The Wallace Collection

The Wallace Collection, A Family Collection, A National Museum, An International Treasure House
Vase 'à panneaux' or 'à perles' of the first size and vases 'ferré' of the first size
  • Garniture of Three Vases and Covers
  • Vase 'à panneaux' or 'à perles' of the first size and vases 'ferré' of the first size
  • Manufacture de Sèvres
  • Possibly Étienne Maurice Falconet (1716 - 1791), Designer
    Jean-Pierre Boulanger (1722 - 1785), Gilder
    Etienne-Henry Le Guay, The Elder (1719 - 1799), Gilder
    Jean-Baptiste-Etienne Genest (c. 1725 - 1789), Painter, (marine scenes)
    Charles-Nicolas Buteux (born 1753), Painter, (trophies)
  • Sèvres, France
  • c. 1779
  • Soft-paste porcelain, painted and gilded
  • C300, Object size: 49.5 x 26 cm
    C301, Object size: 42.2 x 17.7 cm
    C302, Object size: 41.9 x 18.1 cm
  • Factory mark: Interlaced Ls Painted
    Gilder's mark: 'B' for Jean-Pierre Boulanger Painted
    Incised mark: '41'
    Incised mark: '∙IO∙'
    Incised mark: 'ier Bono' for Etienne-Henry Bono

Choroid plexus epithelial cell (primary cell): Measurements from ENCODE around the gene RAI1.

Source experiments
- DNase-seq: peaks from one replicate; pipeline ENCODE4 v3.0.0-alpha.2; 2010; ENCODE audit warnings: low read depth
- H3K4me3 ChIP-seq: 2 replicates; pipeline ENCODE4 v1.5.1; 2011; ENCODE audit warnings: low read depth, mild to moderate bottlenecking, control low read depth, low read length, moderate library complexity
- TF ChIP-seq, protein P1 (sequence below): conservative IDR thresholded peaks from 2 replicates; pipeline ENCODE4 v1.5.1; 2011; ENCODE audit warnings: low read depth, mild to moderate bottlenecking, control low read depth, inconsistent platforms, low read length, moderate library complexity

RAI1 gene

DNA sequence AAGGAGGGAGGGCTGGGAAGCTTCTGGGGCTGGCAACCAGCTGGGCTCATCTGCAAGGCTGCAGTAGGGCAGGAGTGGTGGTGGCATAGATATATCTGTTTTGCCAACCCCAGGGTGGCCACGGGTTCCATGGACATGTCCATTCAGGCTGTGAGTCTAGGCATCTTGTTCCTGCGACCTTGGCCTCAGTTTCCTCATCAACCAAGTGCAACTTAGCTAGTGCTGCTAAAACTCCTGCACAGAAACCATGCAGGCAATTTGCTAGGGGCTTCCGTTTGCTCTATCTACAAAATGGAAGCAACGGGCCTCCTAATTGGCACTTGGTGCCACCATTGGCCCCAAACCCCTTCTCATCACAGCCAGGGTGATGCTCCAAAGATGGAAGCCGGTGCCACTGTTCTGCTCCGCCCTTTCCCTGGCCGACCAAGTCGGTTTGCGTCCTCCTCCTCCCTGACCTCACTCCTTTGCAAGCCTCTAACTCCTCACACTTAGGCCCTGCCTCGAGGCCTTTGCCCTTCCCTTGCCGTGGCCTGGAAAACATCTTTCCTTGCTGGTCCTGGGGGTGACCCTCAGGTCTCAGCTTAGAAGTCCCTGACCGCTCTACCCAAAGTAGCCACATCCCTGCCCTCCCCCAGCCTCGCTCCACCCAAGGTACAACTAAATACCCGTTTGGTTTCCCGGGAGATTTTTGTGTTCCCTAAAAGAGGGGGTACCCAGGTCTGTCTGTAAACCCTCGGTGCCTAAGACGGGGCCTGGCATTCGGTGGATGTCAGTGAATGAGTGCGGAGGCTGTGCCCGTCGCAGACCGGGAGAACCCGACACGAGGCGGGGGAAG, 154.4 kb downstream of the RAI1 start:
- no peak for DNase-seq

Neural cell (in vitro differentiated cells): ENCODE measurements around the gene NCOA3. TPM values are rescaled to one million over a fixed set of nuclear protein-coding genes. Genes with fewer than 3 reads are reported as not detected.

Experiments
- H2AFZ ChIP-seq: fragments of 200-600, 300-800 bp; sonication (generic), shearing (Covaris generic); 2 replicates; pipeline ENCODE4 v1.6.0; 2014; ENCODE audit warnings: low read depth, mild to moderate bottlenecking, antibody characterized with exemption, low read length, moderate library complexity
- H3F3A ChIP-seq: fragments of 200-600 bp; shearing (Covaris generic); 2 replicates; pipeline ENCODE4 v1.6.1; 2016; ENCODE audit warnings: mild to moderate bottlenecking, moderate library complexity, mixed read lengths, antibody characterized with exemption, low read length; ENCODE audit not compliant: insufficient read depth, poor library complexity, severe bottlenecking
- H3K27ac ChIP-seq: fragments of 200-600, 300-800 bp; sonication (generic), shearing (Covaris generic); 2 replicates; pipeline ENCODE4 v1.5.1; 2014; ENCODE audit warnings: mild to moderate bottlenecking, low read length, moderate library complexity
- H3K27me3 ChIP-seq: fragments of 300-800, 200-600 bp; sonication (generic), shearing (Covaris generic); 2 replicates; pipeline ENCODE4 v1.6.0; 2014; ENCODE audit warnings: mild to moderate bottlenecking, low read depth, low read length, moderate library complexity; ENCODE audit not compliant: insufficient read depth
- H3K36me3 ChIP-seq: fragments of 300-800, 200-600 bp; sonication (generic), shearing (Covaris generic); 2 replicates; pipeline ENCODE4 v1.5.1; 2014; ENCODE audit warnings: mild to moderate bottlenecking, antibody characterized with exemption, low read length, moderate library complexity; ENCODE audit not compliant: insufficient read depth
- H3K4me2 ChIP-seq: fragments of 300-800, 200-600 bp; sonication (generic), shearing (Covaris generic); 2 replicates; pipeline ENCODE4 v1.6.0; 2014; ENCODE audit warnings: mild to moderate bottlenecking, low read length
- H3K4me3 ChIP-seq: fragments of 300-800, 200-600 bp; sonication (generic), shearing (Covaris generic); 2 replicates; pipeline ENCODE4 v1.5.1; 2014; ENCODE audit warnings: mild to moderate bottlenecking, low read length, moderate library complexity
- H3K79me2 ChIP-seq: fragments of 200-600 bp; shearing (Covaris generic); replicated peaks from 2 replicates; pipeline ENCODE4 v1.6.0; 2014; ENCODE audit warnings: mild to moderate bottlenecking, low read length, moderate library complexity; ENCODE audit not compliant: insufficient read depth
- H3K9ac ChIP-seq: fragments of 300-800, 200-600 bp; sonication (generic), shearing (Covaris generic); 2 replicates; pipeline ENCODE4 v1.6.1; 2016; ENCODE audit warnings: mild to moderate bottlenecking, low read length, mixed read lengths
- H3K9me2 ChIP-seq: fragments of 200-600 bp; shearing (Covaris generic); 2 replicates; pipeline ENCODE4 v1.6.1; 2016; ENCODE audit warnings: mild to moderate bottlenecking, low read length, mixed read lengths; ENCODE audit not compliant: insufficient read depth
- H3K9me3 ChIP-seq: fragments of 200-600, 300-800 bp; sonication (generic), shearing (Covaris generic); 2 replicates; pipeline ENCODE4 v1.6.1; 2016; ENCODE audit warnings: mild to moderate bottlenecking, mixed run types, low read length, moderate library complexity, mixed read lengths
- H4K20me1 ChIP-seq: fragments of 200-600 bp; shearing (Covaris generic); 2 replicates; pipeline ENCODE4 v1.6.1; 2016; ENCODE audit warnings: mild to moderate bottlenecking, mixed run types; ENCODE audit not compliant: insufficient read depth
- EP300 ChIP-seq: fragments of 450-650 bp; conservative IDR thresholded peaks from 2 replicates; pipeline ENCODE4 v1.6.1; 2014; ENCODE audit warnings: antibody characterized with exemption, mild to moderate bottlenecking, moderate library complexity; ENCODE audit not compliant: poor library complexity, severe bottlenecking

• C300-2
  • Study
Commentary
History
Images & Media
Further Reading
  • Matchingly decorated garnitures, often combining vases of different models, would make for an impressively lavish decoration on the mantlepiece.
    These pieces feature rich gilding over a ‘bleu nouveau’ ground (introduced in 1763 to replace the underglaze ‘bleu lapis’), as well as painted harbour scenes on the fronts and marine trophies on the backs. The trophies include a fishing net and anchor which were taken from the 'Connaissance des Temps', the annual astronomical almanac published by the Académie des Sciences, and a map of French Guyana and Brazil. They were possibly painted by Charles Buteux père (op. 1763-1801), whose anchor mark also suggests that he had a personal connection to shipping or the marine.
    The designs and decoration at Sèvres often referred to contemporary events. Here, the nautical theme may reflect France’s naval engagements in the summer of 1779, when St. Vincent and Grenada were taken from the British.

    In the eighteenth century, the vases were probably in the collection of the duc de Villequier, before they came into that of the 2nd Marquess of Abercorn. The 4th Marquess of Hertford acquired them in 1752-3. The gilt-bronze stands also date from the nineteenth century and were possibly made in England.